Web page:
Archaeologists excavating a necropolis north of Lima have discovered a 1,300-year-old decorated tomb from the Vara period in Peru. In the tomb are the remains of a man of high status, who was nicknamed “Lord of Huarmia”.
The remains of six other people were found in the same grave, some of whom were probably reburied after being buried elsewhere. The remains include four adults — possibly two men and two women — and three people who may be teenagers. Archaeological Faculty of the University of Warsaw (opens in a new tab).
All the remains in the grave were buried with gold and silver ornaments, bronze implements, knives, axes, baskets, woven fabrics, raw materials for baskets, as well as wood and leather – many items that make archaeologists the people buried there are thought to have been skilled artisans as well as members of the Wara elite.
“We could call this part of the royal necropolis the ‘Gallery of Elite Masters,'” Milos Gersh, an archaeologist at the University of Warsaw in Poland who is leading the project, told Live Science in an email. “For the first time, we have found the burials of the Vara male elite, who were also great craftsmen and artists.”
On the subject: A 15th-century Chan Chan mass grave was discovered in Peru
Girs’ team discovered the last grave in February at the Vara necropolis near the modern coastal city of Huarmey, in the Ancash region, about 155 miles (250 kilometers) north of Lima. It is located near a larger grave that was found in 2012 by Gersh and his wife, Patrizia Pzandka-Gersh, an associate professor at the University of Warsaw. This larger tomb contained the remains of three high-status women who were believed to be “Queen Vary,” as previously reported in Live Science.
The queens were buried with the remains of 58 other people. Most of the people were nobles who may have been buried later, but some were from the lower social classes and appear to have been sacrificed.
The Wari Empire existed around the same time as the Tiwanaku Empire to the south, and the two Andean states were often rivals, according to a 2003 paper by archaeologists. Chicago Field Museum (opens in a new tab). But the Wari and Tiwanaku empires had collapsed by that time The Inca Empire originated in roughly the same regions after about 1200 AD.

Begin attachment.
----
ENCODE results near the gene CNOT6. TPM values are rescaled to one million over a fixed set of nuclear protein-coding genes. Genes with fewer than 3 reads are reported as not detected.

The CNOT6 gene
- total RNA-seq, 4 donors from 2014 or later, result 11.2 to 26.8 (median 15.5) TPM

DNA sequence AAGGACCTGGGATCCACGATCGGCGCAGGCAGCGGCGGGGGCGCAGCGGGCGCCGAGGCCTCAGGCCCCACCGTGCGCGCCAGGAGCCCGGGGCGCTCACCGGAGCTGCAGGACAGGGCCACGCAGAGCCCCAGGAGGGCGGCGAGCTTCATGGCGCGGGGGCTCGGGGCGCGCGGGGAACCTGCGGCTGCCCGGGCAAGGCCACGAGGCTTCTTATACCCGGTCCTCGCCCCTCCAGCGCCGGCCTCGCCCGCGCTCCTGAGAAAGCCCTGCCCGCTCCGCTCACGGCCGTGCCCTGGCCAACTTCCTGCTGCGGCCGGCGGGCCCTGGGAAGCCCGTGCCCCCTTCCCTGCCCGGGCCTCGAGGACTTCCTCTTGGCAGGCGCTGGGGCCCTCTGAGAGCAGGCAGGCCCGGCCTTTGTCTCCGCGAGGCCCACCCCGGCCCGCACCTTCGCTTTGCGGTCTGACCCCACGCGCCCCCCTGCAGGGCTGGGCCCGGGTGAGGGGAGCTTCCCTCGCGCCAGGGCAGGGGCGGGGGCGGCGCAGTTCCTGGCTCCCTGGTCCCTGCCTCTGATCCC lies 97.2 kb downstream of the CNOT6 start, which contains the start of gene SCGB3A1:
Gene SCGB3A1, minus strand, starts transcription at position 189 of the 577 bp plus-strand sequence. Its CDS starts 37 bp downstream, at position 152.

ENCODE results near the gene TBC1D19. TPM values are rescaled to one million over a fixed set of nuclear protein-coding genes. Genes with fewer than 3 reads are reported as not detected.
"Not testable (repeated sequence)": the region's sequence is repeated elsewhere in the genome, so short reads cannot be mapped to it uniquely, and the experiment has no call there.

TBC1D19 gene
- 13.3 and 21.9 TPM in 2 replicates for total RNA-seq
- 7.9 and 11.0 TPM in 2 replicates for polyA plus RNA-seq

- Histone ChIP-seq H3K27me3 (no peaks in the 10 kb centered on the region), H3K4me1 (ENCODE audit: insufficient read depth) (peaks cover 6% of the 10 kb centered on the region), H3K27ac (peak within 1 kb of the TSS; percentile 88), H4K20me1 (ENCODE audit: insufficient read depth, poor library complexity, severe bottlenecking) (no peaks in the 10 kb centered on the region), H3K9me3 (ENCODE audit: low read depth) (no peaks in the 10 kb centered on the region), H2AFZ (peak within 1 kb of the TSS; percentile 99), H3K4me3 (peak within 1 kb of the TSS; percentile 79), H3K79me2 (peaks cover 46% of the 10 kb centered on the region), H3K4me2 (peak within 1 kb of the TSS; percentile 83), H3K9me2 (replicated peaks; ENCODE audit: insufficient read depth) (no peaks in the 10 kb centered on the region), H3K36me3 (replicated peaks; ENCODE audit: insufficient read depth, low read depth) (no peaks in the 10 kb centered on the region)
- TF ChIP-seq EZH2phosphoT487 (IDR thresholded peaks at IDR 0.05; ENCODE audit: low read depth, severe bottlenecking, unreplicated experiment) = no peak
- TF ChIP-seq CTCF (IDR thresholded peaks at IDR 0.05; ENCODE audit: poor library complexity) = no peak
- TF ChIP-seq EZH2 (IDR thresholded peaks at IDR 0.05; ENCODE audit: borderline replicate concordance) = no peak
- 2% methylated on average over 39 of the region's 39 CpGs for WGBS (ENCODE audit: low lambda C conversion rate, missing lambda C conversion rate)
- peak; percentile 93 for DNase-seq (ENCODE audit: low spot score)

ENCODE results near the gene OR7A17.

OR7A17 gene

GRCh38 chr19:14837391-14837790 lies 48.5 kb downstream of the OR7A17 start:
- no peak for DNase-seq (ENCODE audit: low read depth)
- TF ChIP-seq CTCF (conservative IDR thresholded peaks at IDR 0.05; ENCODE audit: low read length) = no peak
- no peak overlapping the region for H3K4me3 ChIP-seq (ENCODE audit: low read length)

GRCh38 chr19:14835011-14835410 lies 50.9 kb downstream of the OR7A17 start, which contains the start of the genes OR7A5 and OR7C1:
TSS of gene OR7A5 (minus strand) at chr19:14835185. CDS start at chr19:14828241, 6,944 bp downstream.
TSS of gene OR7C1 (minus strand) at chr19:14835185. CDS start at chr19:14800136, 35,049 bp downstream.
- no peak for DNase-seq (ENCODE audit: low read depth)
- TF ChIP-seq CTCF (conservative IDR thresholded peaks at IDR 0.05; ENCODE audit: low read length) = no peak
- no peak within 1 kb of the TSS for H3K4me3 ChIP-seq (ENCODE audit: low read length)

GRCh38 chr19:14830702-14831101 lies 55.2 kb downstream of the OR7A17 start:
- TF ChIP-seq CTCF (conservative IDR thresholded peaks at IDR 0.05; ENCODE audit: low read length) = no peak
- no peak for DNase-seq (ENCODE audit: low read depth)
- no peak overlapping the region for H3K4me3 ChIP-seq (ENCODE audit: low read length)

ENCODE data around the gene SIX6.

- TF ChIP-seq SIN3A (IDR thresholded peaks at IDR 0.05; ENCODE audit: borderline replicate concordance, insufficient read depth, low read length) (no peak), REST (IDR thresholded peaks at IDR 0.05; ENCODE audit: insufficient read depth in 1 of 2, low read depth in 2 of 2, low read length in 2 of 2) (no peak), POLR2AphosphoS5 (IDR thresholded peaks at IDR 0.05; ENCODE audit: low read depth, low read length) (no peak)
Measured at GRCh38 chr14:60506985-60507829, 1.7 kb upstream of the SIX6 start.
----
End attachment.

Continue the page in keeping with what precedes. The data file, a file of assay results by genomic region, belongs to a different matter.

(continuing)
At a site near modern-day Huarmey is a pyramidal structure known as “El Castillo de Huarmey” – meaning Castle of Huarmey. Researchers have known about the structure since at least the 1940s, but many thought it was mostly empty due to grave robbers who had already looted the gold and silver.
But excavations in 2012 and 2013 by Gersh and Pzhandka-Ghersh revealed that it was an ancient Vary necropolis with at least one an untouched grave.
Subsequent excavations of the tomb of the Vara queens revealed that Castillo de Warmey was once “a great Vara mausoleum and ancestral cult site on the northern coast of Peru, an area that straddles the world controlled by the first Andean empire,” Gersh said.
The team also discovered more than 1,300 artifacts that were buried in the tomb of the Wari queens, including rich objects made of gold, silver, bronze, precious stones, wood, bone and shell, he said.
On the subject: Mummies of sacrificed llamas have been found in Peru
Hirsch believes that the “Lord of Huarmey” and the other people buried in the recently discovered tomb may have been members of the Vara elite and highly skilled artisans.
“The gold and silver artifacts stored in them confirm this assumption,” he said. “Both the men and women buried in the royal necropolis at Castillo de Warmey were directly associated with the highest level of craft production and produced the finest luxury items of their era.”
As well as an elite necropolis, the finds show that Castillo de Warmey was an important administrative center of the Wari empire, he said: “The place of production of the finest crafts in the area, especially exclusive clothing… metal ornaments and jewellery.”
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Archaeologist Justin Jennings of the Royal Ontario Museum in Toronto was not involved in the latest study, but he excavated other Vary sites in Peru.
He called the latest discoveries “impressive” but warned that the function of the Castillo de Warmey site during the Vara period is not well understood. Perhaps the people buried there were not elite artisans, as Gersh suggests.
“These are wonderful works, and it’s very nice that they are associated with the graves,” Jennings said. But “the dead don’t get to choose what goes into their graves—their tombstones can reflect what they did in life, but they can also reflect other types of messages.”
However, he noted that the upper classes of ancient American societies were often also elite artisans, most famously the later Maya in Mesoamerica. “The Maya elite spent a lot of time making luxury goods, so this is definitely unusual,” Jennings said.
The inclusion of unfinished objects in the grave inventory is also characteristic, he noted. “I think it lends some credence to the idea that some of these people were involved in the production of things.”
Originally published on Live Science.